and in Part Two:
This pattern can partly be perceived from the following comparison of Antiochus ‘Epiphanes’ and Diocletian, as provided at: https://housetohouse.com/the-indestructible-word-2/
I won't spent a lot of time on the details of Diocletian and his Great Persecution. We have a higher goal than the details.
Roman Coin with Diocletian's inscription
The Great Persecution, from A.D. 303 to 311, was a time of sudden transition and massive change in the history of Christianity. It's the change and what caused it that we want to focus on.
To do so, I want to rename the Great Persecution and give you my unique (but historically accurate) perspective.
Let's call it ...
The Great Judo Throw
There's a secret to getting your opponent to help you throw him.
When they push, you pull and rotate into a throw. It's amazing how far their momentum will carry them.
The Push: Diocletian Persecutes the Church
Though it's popular to believe that Christians were always being persecuted in the Roman empire, it's not true. Empire-wide persecutions were rare, and the Great Persecution under Diocletian was the only one of any great length, lasting eight years.
The "Great" Persecution?
It is argued that the Great Persecution was hardly great. It was possibly sporadic in the west and occasional in the east. Constantius and Maximian, co-emperors in the west, were not interested in it.
However, there is no doubt about the effects. At least the leaders of the churches were very affected, and many showed up at the Council of Nicea (A.D. 325) bearing scars from the persecution.
It was intense. Diocletian's goal was to wipe out the Church. He hunted down Christians and their Scriptures. He especially loved to get hold of church leaders.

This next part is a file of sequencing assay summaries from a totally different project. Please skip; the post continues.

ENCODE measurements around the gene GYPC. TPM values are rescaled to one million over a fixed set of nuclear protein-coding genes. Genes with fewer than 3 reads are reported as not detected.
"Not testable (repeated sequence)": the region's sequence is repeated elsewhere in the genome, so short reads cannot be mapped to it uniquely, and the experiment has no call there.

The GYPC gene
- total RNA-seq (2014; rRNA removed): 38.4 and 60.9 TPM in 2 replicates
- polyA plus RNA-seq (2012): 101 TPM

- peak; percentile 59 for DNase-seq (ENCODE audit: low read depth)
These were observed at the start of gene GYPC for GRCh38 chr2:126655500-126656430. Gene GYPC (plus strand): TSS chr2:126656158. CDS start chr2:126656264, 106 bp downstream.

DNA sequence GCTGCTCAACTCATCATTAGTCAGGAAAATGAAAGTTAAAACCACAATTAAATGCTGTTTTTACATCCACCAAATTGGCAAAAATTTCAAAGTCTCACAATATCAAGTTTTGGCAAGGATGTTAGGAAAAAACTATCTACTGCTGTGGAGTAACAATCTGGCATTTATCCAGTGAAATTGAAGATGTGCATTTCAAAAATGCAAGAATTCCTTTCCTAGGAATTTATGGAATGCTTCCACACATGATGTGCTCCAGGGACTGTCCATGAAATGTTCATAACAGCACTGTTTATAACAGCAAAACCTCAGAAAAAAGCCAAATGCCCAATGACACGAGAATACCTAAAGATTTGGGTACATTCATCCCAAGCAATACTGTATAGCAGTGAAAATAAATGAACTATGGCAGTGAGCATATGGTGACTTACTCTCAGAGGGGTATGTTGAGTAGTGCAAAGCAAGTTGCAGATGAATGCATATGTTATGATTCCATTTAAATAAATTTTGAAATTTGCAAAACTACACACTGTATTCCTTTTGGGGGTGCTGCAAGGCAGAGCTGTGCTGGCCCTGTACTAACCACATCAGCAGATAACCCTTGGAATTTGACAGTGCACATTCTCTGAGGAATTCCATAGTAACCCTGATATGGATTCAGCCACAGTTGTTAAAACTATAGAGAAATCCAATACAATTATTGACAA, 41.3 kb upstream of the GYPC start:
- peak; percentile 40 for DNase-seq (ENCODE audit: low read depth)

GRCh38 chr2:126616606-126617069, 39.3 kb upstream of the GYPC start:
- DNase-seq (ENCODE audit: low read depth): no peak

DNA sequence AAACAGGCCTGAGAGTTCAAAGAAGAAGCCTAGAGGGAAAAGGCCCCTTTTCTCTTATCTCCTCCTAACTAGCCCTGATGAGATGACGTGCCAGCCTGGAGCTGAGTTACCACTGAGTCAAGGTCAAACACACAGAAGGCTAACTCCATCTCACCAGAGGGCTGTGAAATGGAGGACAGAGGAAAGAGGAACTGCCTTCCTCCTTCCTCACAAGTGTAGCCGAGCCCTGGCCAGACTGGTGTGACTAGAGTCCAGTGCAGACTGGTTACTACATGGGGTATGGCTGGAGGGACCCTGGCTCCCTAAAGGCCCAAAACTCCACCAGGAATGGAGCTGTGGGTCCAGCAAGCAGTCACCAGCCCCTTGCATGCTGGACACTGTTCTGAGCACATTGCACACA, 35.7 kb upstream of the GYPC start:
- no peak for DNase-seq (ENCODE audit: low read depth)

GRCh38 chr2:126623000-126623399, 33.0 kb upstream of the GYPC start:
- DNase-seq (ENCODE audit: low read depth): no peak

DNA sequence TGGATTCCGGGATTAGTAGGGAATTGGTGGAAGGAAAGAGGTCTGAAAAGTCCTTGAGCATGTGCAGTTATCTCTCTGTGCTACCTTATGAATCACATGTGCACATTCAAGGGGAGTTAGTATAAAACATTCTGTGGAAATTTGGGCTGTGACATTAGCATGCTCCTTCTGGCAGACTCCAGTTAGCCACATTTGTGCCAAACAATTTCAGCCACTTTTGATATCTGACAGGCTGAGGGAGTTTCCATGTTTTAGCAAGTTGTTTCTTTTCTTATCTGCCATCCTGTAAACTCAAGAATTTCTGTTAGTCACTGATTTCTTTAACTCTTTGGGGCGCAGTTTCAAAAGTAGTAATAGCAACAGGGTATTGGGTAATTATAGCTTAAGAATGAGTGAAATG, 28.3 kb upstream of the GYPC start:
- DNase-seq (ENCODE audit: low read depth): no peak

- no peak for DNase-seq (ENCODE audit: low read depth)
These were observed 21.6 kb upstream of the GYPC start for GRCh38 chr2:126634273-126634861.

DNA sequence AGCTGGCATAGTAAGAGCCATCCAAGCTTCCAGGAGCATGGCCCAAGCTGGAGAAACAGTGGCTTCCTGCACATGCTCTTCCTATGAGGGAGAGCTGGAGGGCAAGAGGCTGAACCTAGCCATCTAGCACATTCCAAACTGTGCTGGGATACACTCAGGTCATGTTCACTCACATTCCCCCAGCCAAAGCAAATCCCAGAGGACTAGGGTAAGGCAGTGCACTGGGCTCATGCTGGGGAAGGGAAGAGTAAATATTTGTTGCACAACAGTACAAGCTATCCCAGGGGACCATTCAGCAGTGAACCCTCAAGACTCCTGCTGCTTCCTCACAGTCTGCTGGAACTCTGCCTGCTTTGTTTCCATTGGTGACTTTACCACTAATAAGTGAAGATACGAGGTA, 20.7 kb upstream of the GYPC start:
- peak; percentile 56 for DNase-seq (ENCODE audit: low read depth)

Note: Diocletian retired in 305 (the only Roman emperor ever to voluntarily retire), and the persection was carried on the east by Galerius. Constantius (then Constantine) and Maximian (then Maxentius) in the west had little interest in the persecution.
He was trying to turn them back to paganism, to the old Roman religion with the emperor as a God. Therefore, anyone he caught and tried could be released by offering a sacrifice to the gods or to the emperor.
Antiochus, however, will not be completely successful in his campaign against the "holy covenant." Daniel reminds and assures us that "the people who know their God will firmly resist him." Those, in other words, who live for the Lord, who walk with Him, who read His Word, who spend time in prayer, who faithfully attend worship, have the tools they need to fight off the attacks of the evil one. As I said before, those who put on the armor of God will be able to take their stand against him.
As for Sulla, who is also an integral part of this series, his name occurs in connection with Diocletian in the following passage: http://www.korcula.net/history/mmarelic/diocletian.htm “Diocletian's retirement, an act of self-denial, which in its intentions and results, recalled the abdication of Sulla, threw the constitution back into the melting pot. Diocletian's great palace and his luxurious baths were dedicated in 305-306 A.D [sic]”.
Did Diocletian, too, die the same disgusting, wormy death as did Antiochus ‘Epiphanes’, as did Sulla, as did Herod ‘the Great’, as did Galerius? He was not supposed to have died well: https://en.wikipedia.org/wiki/Diocletian#Retirement_and_death “Deep in despair and illness, Diocletian may have committed suicide. He died on 3 December 312”. Yeah, yeah, yeah.